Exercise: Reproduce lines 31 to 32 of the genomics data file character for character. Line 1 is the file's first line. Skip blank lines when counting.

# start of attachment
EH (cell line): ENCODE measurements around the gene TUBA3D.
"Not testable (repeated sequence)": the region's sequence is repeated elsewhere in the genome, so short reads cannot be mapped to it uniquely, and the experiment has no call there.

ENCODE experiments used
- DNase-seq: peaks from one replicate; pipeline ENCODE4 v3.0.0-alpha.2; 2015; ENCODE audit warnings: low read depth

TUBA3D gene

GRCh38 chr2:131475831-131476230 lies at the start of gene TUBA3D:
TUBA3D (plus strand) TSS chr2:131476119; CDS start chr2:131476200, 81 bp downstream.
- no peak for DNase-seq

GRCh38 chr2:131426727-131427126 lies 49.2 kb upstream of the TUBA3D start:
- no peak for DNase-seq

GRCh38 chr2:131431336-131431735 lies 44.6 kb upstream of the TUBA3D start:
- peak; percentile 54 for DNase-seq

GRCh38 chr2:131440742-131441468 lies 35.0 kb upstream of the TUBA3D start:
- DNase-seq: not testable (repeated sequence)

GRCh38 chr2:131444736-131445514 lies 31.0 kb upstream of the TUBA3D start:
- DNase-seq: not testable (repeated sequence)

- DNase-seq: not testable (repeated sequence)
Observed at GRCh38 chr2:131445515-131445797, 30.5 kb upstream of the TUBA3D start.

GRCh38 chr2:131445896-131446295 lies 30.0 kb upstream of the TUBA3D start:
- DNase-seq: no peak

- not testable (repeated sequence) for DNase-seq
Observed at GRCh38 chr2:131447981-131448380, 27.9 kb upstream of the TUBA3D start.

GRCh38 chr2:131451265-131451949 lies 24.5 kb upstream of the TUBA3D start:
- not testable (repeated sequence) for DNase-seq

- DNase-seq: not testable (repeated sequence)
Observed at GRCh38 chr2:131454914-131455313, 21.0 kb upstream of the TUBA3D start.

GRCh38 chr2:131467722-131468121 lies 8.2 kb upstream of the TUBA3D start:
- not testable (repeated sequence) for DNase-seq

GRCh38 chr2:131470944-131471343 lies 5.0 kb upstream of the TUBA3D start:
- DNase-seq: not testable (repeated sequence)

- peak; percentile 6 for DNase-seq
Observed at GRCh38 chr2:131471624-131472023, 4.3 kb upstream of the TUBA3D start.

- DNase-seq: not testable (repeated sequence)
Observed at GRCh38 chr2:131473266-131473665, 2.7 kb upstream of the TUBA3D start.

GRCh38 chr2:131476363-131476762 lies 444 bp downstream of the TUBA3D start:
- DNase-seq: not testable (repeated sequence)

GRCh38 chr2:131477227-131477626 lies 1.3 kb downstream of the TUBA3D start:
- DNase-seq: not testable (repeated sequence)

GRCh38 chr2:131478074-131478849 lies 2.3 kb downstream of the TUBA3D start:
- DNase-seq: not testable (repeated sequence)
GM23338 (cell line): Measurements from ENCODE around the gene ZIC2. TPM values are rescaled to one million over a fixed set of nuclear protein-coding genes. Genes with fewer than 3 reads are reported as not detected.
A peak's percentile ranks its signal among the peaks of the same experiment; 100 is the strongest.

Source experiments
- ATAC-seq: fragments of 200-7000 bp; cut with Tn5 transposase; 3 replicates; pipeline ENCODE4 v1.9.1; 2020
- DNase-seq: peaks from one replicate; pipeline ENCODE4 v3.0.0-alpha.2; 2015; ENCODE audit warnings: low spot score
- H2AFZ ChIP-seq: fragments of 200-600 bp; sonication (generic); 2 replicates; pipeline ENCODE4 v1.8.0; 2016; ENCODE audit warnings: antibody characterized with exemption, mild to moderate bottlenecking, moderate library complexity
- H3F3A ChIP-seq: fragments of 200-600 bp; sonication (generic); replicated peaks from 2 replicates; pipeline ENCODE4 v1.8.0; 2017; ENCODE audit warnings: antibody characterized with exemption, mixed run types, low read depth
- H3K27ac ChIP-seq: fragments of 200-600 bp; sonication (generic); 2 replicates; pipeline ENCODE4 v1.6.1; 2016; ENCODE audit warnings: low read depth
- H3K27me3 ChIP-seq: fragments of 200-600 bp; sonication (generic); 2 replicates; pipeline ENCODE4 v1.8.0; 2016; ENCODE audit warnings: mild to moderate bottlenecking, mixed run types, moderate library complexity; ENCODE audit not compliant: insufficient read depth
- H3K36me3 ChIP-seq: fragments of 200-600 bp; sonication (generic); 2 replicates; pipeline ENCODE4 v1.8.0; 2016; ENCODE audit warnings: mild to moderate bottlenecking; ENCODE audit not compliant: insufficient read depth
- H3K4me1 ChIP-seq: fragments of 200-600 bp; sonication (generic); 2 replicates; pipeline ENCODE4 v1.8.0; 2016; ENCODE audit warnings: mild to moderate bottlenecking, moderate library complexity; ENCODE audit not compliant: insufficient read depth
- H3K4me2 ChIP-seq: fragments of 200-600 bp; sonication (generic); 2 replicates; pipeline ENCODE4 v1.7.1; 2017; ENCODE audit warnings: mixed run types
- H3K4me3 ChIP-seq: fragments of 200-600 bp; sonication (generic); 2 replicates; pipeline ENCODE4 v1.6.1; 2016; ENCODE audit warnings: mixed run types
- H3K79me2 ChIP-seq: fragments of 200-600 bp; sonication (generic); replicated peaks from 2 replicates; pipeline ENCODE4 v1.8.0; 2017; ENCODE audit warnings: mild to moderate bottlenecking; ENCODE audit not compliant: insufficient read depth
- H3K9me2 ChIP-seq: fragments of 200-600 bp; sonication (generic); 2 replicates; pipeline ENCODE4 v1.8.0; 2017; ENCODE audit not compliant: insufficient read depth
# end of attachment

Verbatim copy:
- peak; percentile 6 for DNase-seq
Observed at GRCh38 chr2:131471624-131472023, 4.3 kb upstream of the TUBA3D start.